Project aim: To assess the suitability of the device
The aim of the trial was to assess the suitability of the device, ease of handling of nets fitted with the device and their impact on fishing operations.
Our Methods: Trialing the pingers with industry during comercial fishing activity
In co-operation with industry we trialed four models of pingers (by different manufacturers) on gillnets on commercial fishing vessels in the Irish Sea.
Key issues encountered during the trials included:
- Major tangles of the devices in gear
- Heavy damage to pingers due to collisions during fishing operations and poor general durability of pingers
- Negative buoyancy of pingers - negatively affecting performance of fishing gear
- Danger caused by lithium batteries being exposed to seawater in ruptured pingers
BIM addressed these issues by:
- Developing a modified attachment system which primarily consisted of mounting individual pinger units between floats, in bait bag tubing, and attaching the customised device at the interface between sheets of netting known as the ‘joins’.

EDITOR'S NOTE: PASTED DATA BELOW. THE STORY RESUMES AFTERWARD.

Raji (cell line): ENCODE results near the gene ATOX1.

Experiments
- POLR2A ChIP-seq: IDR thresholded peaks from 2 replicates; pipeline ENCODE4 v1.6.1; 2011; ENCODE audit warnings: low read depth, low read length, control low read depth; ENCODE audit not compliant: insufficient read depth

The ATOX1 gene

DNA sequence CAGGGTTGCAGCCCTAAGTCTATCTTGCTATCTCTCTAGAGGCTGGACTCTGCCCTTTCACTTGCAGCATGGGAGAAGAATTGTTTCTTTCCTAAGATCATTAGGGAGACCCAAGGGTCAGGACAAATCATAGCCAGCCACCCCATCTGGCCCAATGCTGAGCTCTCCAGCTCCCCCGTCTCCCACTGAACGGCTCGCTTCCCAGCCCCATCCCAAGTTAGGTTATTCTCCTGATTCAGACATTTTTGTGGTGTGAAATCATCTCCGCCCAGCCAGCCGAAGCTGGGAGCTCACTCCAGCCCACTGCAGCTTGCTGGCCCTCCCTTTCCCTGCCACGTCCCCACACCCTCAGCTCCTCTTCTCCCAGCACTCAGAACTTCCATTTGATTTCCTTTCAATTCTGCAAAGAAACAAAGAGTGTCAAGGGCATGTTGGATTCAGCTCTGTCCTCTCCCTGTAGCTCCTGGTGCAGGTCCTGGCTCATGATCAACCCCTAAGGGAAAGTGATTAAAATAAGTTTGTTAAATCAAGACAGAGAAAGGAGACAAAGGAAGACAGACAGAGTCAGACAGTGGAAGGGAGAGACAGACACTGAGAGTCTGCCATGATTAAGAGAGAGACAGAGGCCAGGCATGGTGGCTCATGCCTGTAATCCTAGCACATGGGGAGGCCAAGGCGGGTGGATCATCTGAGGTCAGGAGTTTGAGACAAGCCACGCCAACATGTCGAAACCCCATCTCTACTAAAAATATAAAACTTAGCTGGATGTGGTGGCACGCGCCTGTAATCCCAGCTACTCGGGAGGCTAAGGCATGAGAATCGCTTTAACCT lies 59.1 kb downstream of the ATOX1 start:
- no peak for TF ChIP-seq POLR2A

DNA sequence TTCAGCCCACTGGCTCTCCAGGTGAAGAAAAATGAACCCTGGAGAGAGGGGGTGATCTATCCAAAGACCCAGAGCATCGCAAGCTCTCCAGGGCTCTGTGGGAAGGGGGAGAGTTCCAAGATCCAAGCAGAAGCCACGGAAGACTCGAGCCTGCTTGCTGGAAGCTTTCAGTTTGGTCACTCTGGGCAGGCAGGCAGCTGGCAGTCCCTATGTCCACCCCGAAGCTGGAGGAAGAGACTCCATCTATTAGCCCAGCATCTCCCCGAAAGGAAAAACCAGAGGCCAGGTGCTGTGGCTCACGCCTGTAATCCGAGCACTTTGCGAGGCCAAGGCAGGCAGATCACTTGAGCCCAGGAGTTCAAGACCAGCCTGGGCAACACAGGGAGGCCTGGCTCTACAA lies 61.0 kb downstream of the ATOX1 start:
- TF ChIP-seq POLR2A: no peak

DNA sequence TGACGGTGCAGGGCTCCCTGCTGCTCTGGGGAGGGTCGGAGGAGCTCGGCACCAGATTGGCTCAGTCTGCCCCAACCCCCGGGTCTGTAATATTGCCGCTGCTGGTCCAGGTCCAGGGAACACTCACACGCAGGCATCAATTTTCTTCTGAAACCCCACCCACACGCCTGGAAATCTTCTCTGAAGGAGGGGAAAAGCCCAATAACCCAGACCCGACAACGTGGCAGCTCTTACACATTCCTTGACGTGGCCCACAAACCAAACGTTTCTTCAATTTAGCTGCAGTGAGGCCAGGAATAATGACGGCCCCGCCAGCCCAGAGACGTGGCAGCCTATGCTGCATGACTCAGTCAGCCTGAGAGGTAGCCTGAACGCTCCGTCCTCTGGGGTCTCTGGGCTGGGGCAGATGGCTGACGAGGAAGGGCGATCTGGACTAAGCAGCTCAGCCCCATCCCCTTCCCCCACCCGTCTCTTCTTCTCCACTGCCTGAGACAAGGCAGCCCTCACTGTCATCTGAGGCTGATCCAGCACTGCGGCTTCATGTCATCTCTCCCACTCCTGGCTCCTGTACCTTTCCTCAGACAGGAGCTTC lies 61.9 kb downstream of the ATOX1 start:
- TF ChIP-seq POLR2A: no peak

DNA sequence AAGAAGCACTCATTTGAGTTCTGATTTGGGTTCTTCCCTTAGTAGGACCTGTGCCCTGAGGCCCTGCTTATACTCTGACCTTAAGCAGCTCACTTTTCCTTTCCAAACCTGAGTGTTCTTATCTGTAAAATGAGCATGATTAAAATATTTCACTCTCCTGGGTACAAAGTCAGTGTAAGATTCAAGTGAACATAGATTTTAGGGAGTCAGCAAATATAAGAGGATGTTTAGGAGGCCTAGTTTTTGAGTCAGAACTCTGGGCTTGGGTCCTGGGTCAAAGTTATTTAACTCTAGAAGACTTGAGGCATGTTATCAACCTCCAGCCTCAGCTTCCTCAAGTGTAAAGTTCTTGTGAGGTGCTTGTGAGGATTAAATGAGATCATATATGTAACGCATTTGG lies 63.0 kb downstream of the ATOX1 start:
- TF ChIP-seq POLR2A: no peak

- Reducing the impact of heavy collisions by the addition of net floats.
- Preventing the tangling of pingers in the fishing gear as the modified system was larger than the meshe size.
We also conduced trials on the effectiveness of the pingers at various distribution densities.
BIM's modified pinger attachment method was trialed on Irish commercial fishing vessels
Seeing the benefits: Economies in cost and handling of devices achieved
Our modified attachment method increased the durability of pingers.
Trials on the spacing of gillnet pingers demonstrated effective spacing of up to 500m instead of 200m which was subsequently legally permitted.
This resulted in:
- Reduced environmental pollution from lost or damaged pingers
- Reduced noise pollution and associated potential porpoise habitat limitation
- Improved economies in cost and handling of devices for fishermen
BIM also used data on bycatch of cetaceans from nets without pingers during the trials to provide an updated bycatch estimate for porpoises in the Celtic Sea in 2006. A major observed reduction in bycatch rates since 1993 was attributed to a major drop in gillnet fishing effort in the Celtic Sea over this period.